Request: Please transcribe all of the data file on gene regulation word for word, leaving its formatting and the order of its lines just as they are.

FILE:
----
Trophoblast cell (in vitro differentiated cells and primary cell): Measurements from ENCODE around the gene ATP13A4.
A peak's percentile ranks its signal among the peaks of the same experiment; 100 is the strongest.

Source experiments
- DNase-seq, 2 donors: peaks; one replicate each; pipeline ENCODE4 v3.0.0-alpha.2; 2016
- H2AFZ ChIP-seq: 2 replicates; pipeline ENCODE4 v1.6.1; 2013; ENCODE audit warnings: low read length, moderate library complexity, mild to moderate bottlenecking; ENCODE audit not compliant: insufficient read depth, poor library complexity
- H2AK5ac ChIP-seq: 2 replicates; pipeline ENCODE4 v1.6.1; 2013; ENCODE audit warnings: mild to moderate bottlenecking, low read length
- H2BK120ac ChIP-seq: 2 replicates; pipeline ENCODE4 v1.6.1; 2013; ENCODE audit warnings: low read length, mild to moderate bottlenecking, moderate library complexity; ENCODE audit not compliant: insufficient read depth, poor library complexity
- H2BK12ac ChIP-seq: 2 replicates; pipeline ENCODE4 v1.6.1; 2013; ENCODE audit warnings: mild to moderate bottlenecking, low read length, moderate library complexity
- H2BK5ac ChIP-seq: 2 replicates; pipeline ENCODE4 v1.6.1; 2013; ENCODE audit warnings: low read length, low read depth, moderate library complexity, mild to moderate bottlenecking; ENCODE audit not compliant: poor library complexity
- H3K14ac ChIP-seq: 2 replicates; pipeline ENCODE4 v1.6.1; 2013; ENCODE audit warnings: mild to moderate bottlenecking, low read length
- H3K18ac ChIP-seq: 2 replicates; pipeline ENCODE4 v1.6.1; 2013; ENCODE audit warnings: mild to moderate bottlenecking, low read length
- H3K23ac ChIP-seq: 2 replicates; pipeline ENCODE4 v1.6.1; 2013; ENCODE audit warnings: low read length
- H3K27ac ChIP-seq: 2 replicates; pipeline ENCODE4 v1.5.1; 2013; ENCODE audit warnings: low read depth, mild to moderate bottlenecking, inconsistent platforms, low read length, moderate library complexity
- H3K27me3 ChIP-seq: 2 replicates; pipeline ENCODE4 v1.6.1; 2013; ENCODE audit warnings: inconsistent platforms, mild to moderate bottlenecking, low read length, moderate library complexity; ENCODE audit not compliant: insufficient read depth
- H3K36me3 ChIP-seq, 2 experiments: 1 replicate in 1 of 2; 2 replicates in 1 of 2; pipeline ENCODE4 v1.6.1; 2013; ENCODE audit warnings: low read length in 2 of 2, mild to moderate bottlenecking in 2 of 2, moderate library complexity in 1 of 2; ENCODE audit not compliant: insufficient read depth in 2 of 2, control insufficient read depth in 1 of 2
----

Trophoblast cell (in vitro differentiated cells and primary cell): Measurements from ENCODE around the gene ATP13A4.
A peak's percentile ranks its signal among the peaks of the same experiment; 100 is the strongest.

Source experiments
- DNase-seq, 2 donors: peaks; one replicate each; pipeline ENCODE4 v3.0.0-alpha.2; 2016
- H2AFZ ChIP-seq: 2 replicates; pipeline ENCODE4 v1.6.1; 2013; ENCODE audit warnings: low read length, moderate library complexity, mild to moderate bottlenecking; ENCODE audit not compliant: insufficient read depth, poor library complexity
- H2AK5ac ChIP-seq: 2 replicates; pipeline ENCODE4 v1.6.1; 2013; ENCODE audit warnings: mild to moderate bottlenecking, low read length
- H2BK120ac ChIP-seq: 2 replicates; pipeline ENCODE4 v1.6.1; 2013; ENCODE audit warnings: low read length, mild to moderate bottlenecking, moderate library complexity; ENCODE audit not compliant: insufficient read depth, poor library complexity
- H2BK12ac ChIP-seq: 2 replicates; pipeline ENCODE4 v1.6.1; 2013; ENCODE audit warnings: mild to moderate bottlenecking, low read length, moderate library complexity
- H2BK5ac ChIP-seq: 2 replicates; pipeline ENCODE4 v1.6.1; 2013; ENCODE audit warnings: low read length, low read depth, moderate library complexity, mild to moderate bottlenecking; ENCODE audit not compliant: poor library complexity
- H3K14ac ChIP-seq: 2 replicates; pipeline ENCODE4 v1.6.1; 2013; ENCODE audit warnings: mild to moderate bottlenecking, low read length
- H3K18ac ChIP-seq: 2 replicates; pipeline ENCODE4 v1.6.1; 2013; ENCODE audit warnings: mild to moderate bottlenecking, low read length
- H3K23ac ChIP-seq: 2 replicates; pipeline ENCODE4 v1.6.1; 2013; ENCODE audit warnings: low read length
- H3K27ac ChIP-seq: 2 replicates; pipeline ENCODE4 v1.5.1; 2013; ENCODE audit warnings: low read depth, mild to moderate bottlenecking, inconsistent platforms, low read length, moderate library complexity
- H3K27me3 ChIP-seq: 2 replicates; pipeline ENCODE4 v1.6.1; 2013; ENCODE audit warnings: inconsistent platforms, mild to moderate bottlenecking, low read length, moderate library complexity; ENCODE audit not compliant: insufficient read depth
- H3K36me3 ChIP-seq, 2 experiments: 1 replicate in 1 of 2; 2 replicates in 1 of 2; pipeline ENCODE4 v1.6.1; 2013; ENCODE audit warnings: low read length in 2 of 2, mild to moderate bottlenecking in 2 of 2, moderate library complexity in 1 of 2; ENCODE audit not compliant: insufficient read depth in 2 of 2, control insufficient read depth in 1 of 2